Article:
The Paso Robles Press sat down with San Luis Obispo County District 1 Supervisor challenger for a Q & A on local issues

PASO ROBLES PRESS: What is your campaign slogan? 

STEPHANIE SHAKOFSKY: Independent leadership and integrity

PRP: What is your campaign platform? 

SS: We want good government reform and transparency. We want lobbyists, paid consultants who lobby supervisors and staff — to register so people know who is paid to go to the 4th floor, door-to-door, and peddle influence. It is a fairly common practice to register lobbyists so we know who it is. We also want a release of elected officials and department heads calendars on a monthly basis after the fact so we can see who they have been meeting with.


PRP: What one part of the County government would receive more attention if you were elected? 

SS: I’ll pick the biggest issue, not necessarily the closest to my heart — which is homelessness — but because it is the biggest issue, water. We cannot grow intelligently unless we really get a full understanding of our aquifer and resources. We have been, by the data we have, taking more out of our aquifer that mother nature has been putting in on an annualized basis. It’s unsustainable … so that is the planning department.

PRP: If elected, do you plan to promote any changes to existing taxes? If so, why? 

SS: Not at this point in time. I would take a serious review of where we are in our current tax base and what should be modified, but I don’t have any plans.

PRP: What do you see as the most pressing needs for infrastructure or capital projects in the county? 

SS: Clearly, we have a growing homeless and affordability crisis — people talk about infrastructure as streets, roads and dams, but if you talk about housing and mental health facilities, that is probably the highest priority and would be my highest priority as a supervisor and finding resources to address that issue. I don’t the County does a very good job at assessing where funds are available for affordable housing, homeless shelters, and homeless services. There are a variety of pots at the federal and state level that local communities can access.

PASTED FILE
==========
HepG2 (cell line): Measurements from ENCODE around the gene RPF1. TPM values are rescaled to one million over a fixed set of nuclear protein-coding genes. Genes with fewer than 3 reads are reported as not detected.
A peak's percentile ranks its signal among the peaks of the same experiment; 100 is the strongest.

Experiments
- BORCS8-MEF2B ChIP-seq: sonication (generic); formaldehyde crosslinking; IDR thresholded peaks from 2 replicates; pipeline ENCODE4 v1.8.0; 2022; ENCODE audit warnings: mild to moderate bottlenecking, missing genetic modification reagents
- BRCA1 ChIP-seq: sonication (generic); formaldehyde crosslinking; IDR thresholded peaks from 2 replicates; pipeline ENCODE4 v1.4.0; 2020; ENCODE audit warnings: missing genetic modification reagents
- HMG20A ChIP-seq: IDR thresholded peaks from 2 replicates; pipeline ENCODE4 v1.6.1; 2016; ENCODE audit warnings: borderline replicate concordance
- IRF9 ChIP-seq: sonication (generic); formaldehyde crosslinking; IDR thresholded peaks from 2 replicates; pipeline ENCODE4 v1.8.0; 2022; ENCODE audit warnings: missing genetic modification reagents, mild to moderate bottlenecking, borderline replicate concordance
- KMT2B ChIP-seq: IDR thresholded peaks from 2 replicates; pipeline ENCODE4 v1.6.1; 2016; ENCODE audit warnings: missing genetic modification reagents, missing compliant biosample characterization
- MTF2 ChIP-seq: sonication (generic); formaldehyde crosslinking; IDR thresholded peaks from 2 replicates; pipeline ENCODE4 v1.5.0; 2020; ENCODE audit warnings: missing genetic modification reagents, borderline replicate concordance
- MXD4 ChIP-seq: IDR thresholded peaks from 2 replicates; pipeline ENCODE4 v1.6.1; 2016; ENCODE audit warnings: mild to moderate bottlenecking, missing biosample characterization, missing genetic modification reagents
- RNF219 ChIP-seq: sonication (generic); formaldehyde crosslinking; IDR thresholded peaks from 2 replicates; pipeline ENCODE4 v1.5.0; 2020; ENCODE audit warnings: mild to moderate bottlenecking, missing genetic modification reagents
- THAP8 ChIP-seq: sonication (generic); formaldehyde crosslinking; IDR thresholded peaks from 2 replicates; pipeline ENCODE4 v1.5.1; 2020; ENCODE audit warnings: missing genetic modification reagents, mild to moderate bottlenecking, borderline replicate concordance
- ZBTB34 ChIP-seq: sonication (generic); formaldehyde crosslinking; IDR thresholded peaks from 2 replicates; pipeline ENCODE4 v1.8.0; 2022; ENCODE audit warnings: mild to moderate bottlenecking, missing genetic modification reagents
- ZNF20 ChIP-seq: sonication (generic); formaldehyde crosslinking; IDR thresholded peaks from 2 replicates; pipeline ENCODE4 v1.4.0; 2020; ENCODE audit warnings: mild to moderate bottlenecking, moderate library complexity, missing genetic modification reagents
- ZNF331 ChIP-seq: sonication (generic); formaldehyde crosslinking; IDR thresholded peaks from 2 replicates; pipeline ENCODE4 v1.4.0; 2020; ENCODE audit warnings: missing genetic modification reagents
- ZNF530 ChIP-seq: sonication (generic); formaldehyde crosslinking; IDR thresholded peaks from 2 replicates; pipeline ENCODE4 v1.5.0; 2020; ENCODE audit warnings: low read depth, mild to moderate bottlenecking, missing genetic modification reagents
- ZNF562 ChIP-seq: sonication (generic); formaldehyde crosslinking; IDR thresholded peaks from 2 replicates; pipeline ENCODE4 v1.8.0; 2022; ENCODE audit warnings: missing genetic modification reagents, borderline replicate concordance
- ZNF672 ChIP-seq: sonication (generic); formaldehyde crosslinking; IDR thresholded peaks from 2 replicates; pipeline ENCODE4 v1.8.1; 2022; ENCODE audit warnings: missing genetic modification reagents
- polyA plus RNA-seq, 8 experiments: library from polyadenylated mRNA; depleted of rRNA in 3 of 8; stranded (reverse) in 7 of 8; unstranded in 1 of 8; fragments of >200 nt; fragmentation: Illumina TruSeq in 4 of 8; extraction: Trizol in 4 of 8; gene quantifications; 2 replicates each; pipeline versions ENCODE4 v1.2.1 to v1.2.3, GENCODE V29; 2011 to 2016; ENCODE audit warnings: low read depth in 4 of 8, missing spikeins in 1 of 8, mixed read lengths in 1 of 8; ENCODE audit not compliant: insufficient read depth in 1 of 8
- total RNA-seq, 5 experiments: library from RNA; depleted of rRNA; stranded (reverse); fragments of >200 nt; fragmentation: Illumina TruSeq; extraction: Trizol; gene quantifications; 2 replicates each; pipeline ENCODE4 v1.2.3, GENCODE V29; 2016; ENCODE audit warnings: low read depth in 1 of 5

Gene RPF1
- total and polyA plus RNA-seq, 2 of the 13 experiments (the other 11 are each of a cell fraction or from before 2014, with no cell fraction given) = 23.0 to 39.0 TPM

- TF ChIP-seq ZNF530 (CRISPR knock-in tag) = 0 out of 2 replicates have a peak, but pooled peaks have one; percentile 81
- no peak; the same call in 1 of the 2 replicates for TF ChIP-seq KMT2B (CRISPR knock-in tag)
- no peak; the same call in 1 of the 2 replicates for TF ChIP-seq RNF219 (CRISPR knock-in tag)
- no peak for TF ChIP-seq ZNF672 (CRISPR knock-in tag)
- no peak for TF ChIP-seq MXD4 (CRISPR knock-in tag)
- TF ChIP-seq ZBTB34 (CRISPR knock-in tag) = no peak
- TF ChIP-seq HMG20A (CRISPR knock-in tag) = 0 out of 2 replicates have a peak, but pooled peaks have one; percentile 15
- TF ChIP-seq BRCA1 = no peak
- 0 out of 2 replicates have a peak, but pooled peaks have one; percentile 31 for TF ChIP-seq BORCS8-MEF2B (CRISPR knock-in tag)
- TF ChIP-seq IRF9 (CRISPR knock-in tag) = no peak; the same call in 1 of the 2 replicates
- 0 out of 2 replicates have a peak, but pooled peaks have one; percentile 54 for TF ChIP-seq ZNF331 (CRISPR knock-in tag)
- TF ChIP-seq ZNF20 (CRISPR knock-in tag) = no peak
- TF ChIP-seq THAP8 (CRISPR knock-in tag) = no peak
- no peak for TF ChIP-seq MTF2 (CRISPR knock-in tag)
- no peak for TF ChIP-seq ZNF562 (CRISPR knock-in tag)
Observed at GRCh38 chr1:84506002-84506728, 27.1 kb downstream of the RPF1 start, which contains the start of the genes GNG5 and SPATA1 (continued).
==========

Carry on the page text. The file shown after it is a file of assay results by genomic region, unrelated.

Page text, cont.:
Industry, Economy & Jobs

PRP: What is your industry, economy & jobs forecast for our area of SLO County? 

SS: The wine and tourism industry is a big-boom industry and needs to be supported in an intelligent fashion and going back to the water issue is critical for the maintenance and continued success of our wine industry and I’m very worried about where our groundwater plan is headed. Right now it is totally focused on irrigators and asking for a cut back which could be damaging to the industry if it is not done in an intelligent way and use the best practices for water management.

PRP: With respect to the closing of Diablo Canyon, what are our most significant opportunities for developing stronger industry for our North SLO County to compensate for economic losses? 

SS: Right now, our economy is really strong. Our airport is booming. Tourism is booming. There are opportunities for Cal Poly, clean tech, and high tech campuses coupled with the growing wine industry. The wine industry is great for tourism and needs to be supported, but sometimes the jobs are lower paying, not head-of-household job. That is the real challenge for us now. How do we capitalize on the local university and our booming economy to bring higher-paying jobs.

Cannabis in North SLO County

PRP: What is your position with regards to the cannabis industry in the North SLO County? 

SS: I supported Prop 64, and the legalization of adult recreation use and I particularly support the decriminalization of cannabis. It should have happened 30 years ago. But the concern about or current board of supervisors is that they wrote an ordinance and didn’t do a full stakeholder outreach and wrote an ordinance basically with the industry and what came out was the allowance of large indoor manufacturing facilities that only need to be set back 300 feet from family residences.